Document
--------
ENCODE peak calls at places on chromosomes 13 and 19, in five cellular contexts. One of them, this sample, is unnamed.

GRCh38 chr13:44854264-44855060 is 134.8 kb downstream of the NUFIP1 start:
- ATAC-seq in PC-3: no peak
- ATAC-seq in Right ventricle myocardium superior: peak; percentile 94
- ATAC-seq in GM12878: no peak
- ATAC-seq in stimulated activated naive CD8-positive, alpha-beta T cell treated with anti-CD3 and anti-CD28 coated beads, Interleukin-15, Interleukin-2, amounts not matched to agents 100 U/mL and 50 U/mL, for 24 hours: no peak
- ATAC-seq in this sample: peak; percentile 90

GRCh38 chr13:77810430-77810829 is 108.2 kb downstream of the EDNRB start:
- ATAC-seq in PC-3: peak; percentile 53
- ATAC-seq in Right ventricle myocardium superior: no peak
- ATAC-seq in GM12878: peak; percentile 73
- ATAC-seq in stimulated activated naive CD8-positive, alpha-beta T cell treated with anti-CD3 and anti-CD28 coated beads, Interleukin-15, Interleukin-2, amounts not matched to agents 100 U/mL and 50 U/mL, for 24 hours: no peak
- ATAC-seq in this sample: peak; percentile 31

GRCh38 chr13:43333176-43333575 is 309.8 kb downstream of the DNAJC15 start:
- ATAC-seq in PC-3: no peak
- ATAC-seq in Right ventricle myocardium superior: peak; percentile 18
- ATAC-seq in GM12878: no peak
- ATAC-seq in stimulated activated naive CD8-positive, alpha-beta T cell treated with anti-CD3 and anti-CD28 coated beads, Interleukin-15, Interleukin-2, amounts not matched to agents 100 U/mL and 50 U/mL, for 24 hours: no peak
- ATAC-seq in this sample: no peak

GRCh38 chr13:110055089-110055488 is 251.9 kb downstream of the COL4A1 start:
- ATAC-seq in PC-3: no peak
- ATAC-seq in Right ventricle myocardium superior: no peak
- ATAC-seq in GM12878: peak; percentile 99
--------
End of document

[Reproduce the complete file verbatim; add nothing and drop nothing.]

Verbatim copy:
ENCODE peak calls at places on chromosomes 13 and 19, in five cellular contexts. One of them, this sample, is unnamed.

GRCh38 chr13:44854264-44855060 is 134.8 kb downstream of the NUFIP1 start:
- ATAC-seq in PC-3: no peak
- ATAC-seq in Right ventricle myocardium superior: peak; percentile 94
- ATAC-seq in GM12878: no peak
- ATAC-seq in stimulated activated naive CD8-positive, alpha-beta T cell treated with anti-CD3 and anti-CD28 coated beads, Interleukin-15, Interleukin-2, amounts not matched to agents 100 U/mL and 50 U/mL, for 24 hours: no peak
- ATAC-seq in this sample: peak; percentile 90

GRCh38 chr13:77810430-77810829 is 108.2 kb downstream of the EDNRB start:
- ATAC-seq in PC-3: peak; percentile 53
- ATAC-seq in Right ventricle myocardium superior: no peak
- ATAC-seq in GM12878: peak; percentile 73
- ATAC-seq in stimulated activated naive CD8-positive, alpha-beta T cell treated with anti-CD3 and anti-CD28 coated beads, Interleukin-15, Interleukin-2, amounts not matched to agents 100 U/mL and 50 U/mL, for 24 hours: no peak
- ATAC-seq in this sample: peak; percentile 31

GRCh38 chr13:43333176-43333575 is 309.8 kb downstream of the DNAJC15 start:
- ATAC-seq in PC-3: no peak
- ATAC-seq in Right ventricle myocardium superior: peak; percentile 18
- ATAC-seq in GM12878: no peak
- ATAC-seq in stimulated activated naive CD8-positive, alpha-beta T cell treated with anti-CD3 and anti-CD28 coated beads, Interleukin-15, Interleukin-2, amounts not matched to agents 100 U/mL and 50 U/mL, for 24 hours: no peak
- ATAC-seq in this sample: no peak

GRCh38 chr13:110055089-110055488 is 251.9 kb downstream of the COL4A1 start:
- ATAC-seq in PC-3: no peak
- ATAC-seq in Right ventricle myocardium superior: no peak
- ATAC-seq in GM12878: peak; percentile 99